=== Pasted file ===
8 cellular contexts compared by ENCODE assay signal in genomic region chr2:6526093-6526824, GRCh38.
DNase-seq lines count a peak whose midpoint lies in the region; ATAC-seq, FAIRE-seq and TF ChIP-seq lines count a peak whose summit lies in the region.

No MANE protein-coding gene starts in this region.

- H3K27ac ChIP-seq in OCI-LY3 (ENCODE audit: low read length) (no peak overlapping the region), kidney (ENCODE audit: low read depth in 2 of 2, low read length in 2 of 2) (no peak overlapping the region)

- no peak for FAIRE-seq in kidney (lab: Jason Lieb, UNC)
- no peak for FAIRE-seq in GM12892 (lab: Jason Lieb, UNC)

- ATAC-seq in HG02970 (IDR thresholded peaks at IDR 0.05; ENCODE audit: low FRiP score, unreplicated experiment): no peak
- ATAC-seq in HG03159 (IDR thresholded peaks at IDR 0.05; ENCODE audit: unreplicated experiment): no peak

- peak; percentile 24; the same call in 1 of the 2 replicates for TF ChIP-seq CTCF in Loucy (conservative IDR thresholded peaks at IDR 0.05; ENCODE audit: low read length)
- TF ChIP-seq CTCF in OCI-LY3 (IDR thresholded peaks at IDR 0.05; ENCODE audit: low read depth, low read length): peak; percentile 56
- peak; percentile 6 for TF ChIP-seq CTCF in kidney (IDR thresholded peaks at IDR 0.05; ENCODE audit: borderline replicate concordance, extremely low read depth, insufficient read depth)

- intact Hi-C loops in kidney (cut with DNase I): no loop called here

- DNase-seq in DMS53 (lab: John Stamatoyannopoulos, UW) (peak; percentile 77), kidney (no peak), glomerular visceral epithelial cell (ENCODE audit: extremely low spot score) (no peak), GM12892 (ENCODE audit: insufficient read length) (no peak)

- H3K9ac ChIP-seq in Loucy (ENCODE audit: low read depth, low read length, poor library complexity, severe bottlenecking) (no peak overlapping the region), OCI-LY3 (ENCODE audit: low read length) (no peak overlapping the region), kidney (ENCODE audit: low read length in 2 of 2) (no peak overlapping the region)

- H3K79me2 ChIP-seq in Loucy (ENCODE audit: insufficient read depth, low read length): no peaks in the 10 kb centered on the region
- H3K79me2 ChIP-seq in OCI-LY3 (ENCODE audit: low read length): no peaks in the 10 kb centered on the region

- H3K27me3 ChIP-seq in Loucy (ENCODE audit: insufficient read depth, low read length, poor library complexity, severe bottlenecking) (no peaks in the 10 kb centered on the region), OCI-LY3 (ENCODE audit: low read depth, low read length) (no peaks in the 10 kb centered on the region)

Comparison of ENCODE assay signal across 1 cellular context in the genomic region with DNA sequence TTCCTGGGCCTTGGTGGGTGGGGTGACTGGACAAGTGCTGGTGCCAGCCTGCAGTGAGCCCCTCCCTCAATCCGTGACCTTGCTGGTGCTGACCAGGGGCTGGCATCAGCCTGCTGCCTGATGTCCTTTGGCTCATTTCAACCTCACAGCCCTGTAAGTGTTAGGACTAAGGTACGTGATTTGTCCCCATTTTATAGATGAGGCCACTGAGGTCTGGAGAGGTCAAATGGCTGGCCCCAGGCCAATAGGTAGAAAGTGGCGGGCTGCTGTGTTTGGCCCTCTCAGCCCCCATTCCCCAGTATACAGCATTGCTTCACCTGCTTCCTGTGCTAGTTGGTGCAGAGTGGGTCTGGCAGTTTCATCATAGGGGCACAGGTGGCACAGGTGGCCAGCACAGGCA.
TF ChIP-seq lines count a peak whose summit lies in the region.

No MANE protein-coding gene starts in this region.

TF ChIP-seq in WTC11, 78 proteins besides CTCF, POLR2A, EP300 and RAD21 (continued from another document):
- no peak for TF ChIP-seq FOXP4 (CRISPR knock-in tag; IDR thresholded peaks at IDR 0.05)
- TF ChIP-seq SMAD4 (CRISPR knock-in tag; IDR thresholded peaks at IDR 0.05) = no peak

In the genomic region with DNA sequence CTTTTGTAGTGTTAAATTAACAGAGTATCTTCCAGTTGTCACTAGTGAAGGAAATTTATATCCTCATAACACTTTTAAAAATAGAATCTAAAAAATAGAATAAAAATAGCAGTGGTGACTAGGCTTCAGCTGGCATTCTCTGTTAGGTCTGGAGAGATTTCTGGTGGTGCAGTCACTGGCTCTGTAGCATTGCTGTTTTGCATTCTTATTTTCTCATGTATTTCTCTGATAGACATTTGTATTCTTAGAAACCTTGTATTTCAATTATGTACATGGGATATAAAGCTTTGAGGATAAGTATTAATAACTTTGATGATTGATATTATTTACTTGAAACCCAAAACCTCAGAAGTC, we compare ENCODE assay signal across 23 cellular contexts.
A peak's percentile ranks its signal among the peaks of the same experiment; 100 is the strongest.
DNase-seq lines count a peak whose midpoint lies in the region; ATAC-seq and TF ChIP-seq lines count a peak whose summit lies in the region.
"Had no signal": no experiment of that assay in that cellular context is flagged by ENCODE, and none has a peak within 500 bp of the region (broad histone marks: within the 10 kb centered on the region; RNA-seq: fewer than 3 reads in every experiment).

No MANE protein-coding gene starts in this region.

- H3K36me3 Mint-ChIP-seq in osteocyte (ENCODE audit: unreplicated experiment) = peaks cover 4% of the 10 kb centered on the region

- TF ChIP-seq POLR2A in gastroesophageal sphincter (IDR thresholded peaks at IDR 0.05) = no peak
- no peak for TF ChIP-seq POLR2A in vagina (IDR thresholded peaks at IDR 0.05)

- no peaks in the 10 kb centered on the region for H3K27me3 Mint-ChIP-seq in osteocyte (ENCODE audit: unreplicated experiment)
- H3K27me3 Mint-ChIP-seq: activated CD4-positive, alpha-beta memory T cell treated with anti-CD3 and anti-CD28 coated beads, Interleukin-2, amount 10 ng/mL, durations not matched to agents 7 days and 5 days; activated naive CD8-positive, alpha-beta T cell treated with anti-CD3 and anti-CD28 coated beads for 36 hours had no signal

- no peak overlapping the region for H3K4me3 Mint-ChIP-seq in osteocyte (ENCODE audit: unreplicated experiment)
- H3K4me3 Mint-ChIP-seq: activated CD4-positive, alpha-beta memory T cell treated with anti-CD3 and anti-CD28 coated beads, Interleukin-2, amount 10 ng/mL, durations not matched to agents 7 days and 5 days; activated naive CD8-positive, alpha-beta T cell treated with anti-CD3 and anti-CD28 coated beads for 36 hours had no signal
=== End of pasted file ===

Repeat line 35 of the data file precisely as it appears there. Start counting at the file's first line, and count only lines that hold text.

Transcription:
- H3K4me3 Mint-ChIP-seq: activated CD4-positive, alpha-beta memory T cell treated with anti-CD3 and anti-CD28 coated beads, Interleukin-2, amount 10 ng/mL, durations not matched to agents 7 days and 5 days; activated naive CD8-positive, alpha-beta T cell treated with anti-CD3 and anti-CD28 coated beads for 36 hours had no signal